:vsplit (short form: :vs) split the Vim viewport vertically. :30vs splits the viewport, making the new window 30 characters wide. Once this 30 char window is created, how would one change it's size to 31 or 29?

With horizontal windows Ctrl-W + increases the number of lines by one. What is the equivalent command to increase the columns by one?

  • 16
    You can also do Ctrl-W 5+ to increase window height by 5 (or any number). Same goes for Ctrl-W 5-
    – AlexMA
    Feb 28, 2013 at 19:27
  • 2
    :h ^w to see list of window commands. :h ^ww to see help of normal command Ctrl-w w.
    – qeatzy
    Jul 3, 2017 at 5:23

10 Answers 10





to make the window wider or narrower.

  • 128
    or :30winc > and :30winc < to have 30 more/less characters wide.
    – Benoit
    Dec 6, 2010 at 16:41
  • 95
    or 30CTRL-W > to stay in the spirit of the answer.
    – Xavier T.
    Dec 6, 2010 at 16:51
  • 54
    :vertical resize 30 to resize the current window to exactly 30 characters wide. Dec 6, 2010 at 18:39
  • 6
    :res <N> to set the current window size to exactly N rows (for height not width) Apr 30, 2013 at 16:43
  • 2
    or CTRL-W = to make them equal
    – Hritik
    Feb 17, 2022 at 8:31

And Ctr-W =

will make them equal

  • 12
    :winc = This will also make them equal. Nov 13, 2013 at 5:29
  • 2
    That's for horizontal splits, right? What would be the equivalent for vertical splits? Aug 4, 2015 at 18:18
  • 3
    @JoséRamón This command works for both horizontal and vertical splits.
    – Nathan
    Sep 26, 2015 at 17:58

In case you need HORIZONTAL SPLIT resize as well:
The command is the same for all splits, just the parameter changes:

- + instead of < >

Decrease horizontal size by 10 columns

:10winc -

Increase horizontal size by 30 columns

:30winc +

or within normal mode:

Horizontal splits

10 CTRL+w -

30 CTRL+w +

Vertical splits

10 CTRL+w < (decrease)

30 CTRL+w > (increase)

  • 4
    +1. Just a minor comment: according to :he winc ctrl+w [count] {arg} works as well...
    – TrueY
    May 28, 2014 at 9:11
  • What is the 10winc +/- equivalent for vertical? I have vertical resize 30, but the shorter commands are preferred imo
    – mochsner
    Nov 3, 2020 at 16:07

Another tip from my side:

In order to set the window's width to let's say exactly 80 columns, use

80 CTRL+W |

In order to set it to maximum width, just omit the preceding number:

  • 7
    HEIGHT: This parameters' counterpart is "_" (shift+-) for adjusting the height. It's actually very easy to remember visually, since | is literally the vertical split and _ is literally the horizontal split line. Example: 15 CTRL+W _ Sets the current splits height to 15 rows. Another way to remember: you need SHIFT for absolute sizes, since both | and _ require shift to be pressed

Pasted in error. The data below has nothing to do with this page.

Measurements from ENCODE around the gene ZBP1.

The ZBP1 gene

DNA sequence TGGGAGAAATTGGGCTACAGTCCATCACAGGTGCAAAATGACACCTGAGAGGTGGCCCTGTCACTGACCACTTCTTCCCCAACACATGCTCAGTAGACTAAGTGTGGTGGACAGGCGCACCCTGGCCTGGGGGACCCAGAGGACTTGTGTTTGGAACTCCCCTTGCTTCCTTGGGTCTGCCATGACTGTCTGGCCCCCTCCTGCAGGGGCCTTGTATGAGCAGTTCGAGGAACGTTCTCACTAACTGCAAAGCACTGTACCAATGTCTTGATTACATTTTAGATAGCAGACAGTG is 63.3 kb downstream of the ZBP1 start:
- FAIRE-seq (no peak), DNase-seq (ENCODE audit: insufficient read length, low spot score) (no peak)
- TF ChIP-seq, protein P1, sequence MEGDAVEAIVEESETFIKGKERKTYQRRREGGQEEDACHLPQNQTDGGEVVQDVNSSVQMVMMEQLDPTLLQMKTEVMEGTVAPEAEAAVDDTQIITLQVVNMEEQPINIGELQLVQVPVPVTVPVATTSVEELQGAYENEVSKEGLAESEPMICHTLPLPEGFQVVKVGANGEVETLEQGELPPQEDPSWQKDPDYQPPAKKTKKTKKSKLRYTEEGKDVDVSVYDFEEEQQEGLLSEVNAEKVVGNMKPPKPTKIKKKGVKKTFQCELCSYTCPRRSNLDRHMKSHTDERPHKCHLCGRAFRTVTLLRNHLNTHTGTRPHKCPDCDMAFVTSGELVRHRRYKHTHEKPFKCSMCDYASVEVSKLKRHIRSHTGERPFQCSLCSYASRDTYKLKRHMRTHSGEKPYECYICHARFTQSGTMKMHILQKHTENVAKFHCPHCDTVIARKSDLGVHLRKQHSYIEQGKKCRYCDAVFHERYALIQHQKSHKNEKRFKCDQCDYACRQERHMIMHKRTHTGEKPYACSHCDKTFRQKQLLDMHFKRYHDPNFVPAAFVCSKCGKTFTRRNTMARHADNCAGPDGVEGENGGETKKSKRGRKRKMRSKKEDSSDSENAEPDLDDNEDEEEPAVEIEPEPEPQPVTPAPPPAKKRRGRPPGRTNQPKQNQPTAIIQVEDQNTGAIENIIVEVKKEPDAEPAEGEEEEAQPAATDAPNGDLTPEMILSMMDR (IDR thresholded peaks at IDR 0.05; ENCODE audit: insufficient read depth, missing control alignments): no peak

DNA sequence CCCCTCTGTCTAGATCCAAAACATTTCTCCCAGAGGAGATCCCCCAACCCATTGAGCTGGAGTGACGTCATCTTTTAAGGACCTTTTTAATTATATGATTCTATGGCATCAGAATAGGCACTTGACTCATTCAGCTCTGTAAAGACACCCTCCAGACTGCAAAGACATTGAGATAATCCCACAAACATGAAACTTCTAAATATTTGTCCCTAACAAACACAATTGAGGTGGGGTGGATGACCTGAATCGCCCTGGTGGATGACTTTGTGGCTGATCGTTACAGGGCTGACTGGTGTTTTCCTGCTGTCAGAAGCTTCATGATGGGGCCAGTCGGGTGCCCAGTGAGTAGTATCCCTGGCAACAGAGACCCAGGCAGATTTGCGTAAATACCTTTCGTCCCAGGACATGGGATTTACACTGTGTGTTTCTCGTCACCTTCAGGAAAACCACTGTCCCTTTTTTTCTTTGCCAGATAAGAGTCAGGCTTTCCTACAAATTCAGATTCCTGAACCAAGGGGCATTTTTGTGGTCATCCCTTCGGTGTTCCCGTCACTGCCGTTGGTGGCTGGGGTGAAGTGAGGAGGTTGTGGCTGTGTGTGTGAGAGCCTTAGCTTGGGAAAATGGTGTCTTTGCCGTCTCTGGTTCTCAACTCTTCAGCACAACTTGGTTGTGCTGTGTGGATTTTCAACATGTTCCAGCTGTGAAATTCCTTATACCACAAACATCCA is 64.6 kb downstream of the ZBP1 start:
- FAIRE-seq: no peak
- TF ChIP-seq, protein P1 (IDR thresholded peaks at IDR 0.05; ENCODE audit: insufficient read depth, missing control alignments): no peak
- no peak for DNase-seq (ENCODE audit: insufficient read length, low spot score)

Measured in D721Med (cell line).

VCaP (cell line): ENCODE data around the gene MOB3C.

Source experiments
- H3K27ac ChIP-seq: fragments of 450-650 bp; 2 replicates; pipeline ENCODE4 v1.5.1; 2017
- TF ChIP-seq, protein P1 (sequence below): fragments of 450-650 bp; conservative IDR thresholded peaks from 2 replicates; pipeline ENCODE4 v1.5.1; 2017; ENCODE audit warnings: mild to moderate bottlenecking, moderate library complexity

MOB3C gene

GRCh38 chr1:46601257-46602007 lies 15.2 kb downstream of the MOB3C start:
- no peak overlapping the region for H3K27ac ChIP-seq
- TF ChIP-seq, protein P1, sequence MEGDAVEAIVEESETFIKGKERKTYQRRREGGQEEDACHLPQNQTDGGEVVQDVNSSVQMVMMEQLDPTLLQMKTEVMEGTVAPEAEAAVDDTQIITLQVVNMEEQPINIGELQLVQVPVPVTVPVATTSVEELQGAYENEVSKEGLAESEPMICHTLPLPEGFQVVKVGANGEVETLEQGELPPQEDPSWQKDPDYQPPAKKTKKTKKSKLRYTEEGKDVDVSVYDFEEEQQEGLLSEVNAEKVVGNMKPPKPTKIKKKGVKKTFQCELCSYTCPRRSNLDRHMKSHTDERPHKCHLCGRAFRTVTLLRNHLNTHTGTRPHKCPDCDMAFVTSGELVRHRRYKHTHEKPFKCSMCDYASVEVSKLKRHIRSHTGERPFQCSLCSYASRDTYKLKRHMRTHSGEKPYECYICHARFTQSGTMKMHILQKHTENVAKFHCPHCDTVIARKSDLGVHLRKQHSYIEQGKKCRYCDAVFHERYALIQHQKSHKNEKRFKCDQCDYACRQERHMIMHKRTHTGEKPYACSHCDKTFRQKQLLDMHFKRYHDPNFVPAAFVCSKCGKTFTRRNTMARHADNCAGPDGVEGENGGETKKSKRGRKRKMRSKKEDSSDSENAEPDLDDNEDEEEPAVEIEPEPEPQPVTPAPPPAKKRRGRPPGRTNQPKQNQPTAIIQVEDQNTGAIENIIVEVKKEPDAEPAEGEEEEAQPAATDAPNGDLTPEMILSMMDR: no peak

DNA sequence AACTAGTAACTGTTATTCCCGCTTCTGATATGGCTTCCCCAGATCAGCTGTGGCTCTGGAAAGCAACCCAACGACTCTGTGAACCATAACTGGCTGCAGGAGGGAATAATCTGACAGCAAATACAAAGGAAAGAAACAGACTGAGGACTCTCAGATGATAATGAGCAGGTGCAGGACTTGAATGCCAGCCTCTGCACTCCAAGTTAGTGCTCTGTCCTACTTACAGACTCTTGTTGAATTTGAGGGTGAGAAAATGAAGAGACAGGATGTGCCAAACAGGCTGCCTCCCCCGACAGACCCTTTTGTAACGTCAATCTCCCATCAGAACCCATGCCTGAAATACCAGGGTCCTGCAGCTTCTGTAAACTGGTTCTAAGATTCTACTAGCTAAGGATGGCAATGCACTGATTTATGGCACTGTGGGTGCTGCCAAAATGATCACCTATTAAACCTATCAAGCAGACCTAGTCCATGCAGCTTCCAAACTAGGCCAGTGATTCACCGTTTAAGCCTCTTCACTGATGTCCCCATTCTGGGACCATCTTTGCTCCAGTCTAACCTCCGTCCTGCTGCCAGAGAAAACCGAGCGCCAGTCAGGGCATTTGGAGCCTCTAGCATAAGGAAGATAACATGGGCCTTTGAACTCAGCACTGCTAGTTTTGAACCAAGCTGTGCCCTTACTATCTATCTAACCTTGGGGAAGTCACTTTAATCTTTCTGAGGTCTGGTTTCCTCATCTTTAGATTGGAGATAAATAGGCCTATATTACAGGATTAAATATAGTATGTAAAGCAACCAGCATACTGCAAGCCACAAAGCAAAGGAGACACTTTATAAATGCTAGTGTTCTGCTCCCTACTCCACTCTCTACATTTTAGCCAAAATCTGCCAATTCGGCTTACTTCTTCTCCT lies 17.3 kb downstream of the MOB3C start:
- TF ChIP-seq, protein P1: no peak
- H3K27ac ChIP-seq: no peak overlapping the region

– freeo
    Dec 19, 2014 at 1:05

I have these mapped in my .gvimrc to let me hit command-[arrow] to move the height and width of my current window around:

" resize current buffer by +/- 5 
nnoremap <D-left> :vertical resize -5<cr>
nnoremap <D-down> :resize +5<cr>
nnoremap <D-up> :resize -5<cr>
nnoremap <D-right> :vertical resize +5<cr>

For MacVim, you have to put them in your .gvimrc (and not your .vimrc) as they'll otherwise get overwritten by the system .gvimrc

  • 1
    what does that <cr> mean in the end? Haven't saw that in nnoremap before
    – Zen
    Oct 11, 2014 at 3:04
  • 2
    it's short for "carriage return", basically it's the equivalent of the user hitting return
    – Ted Naleid
    Oct 11, 2014 at 7:15
  • 1
    and is <D-left> = CTRL-D and left arrow?
    – mropp
    Nov 18, 2021 at 20:24

Along the same lines, I use the following in my .vimrc to let me move through the splits, automatically expanding the one I'm moving to to its full size and shrinking all the rest to their minimum height or width:

" Switch between window splits using big J or K and expand the split to its 
" full size. 
" Move vertically in the window through the horizontal splits... 
map <C-J> <C-w>j<C-w>_ 
map <C-K> <C-w>k<C-w>_ 

" Move horizontally in the window through the vertical splits... 
map <C-H> <C-w>h<C-w>\| 
map <C-L> <C-w>l<C-w>\| 

This is what I am using as of now:

nnoremap <silent> <Leader>= :exe "resize " . (winheight(0) * 3/2)<CR>
nnoremap <silent> <Leader>- :exe "resize " . (winheight(0) * 2/3)<CR>
nnoremap <silent> <Leader>0 :exe "vertical resize " . (winwidth(0) * 3/2)<CR>
nnoremap <silent> <Leader>9 :exe "vertical resize " . (winwidth(0) * 2/3)<CR>

For changing width use "vertical resize" and for changing height use "resize".

I have done following mapping in my .vimrc

  1. ALT will increase width of the selected split

  2. ALT will decrease width of the selected split

  3. ALT will increase height of the selected split

  4. ALT will decrease height of the selected split

My .vimrc code:

nmap <M-Right> :vertical resize +1<CR>
nmap <M-Left> :vertical resize -1<CR>
nmap <M-Down> :resize +1<CR>
nmap <M-Up> :resize -1<CR>

Vim Resize Splits more quickly


I am using numbers to resize by mapping the following in .vimrc

nmap 7 :res +2<CR> " increase pane by 2 
nmap 8 :res -2<CR> " decrease pane by 2
nmap 9 :vertical res +2<CR> " vertical increase pane by 2
nmap 0 :vertical res -2<CR> " vertical decrease pane by 2
  • I think you mean nmap 9 :vertical res +2<CR> instead of -2 for vertical increase
    – Zach
    May 2, 2018 at 16:57
  • This is really a nice binding. Thank you! Nov 1, 2019 at 15:58

I am using the below commands for this:

set lines=50     " For increasing the height to 50 lines (vertical)
set columns=200  " For increasing the width to 200 columns (horizontal)

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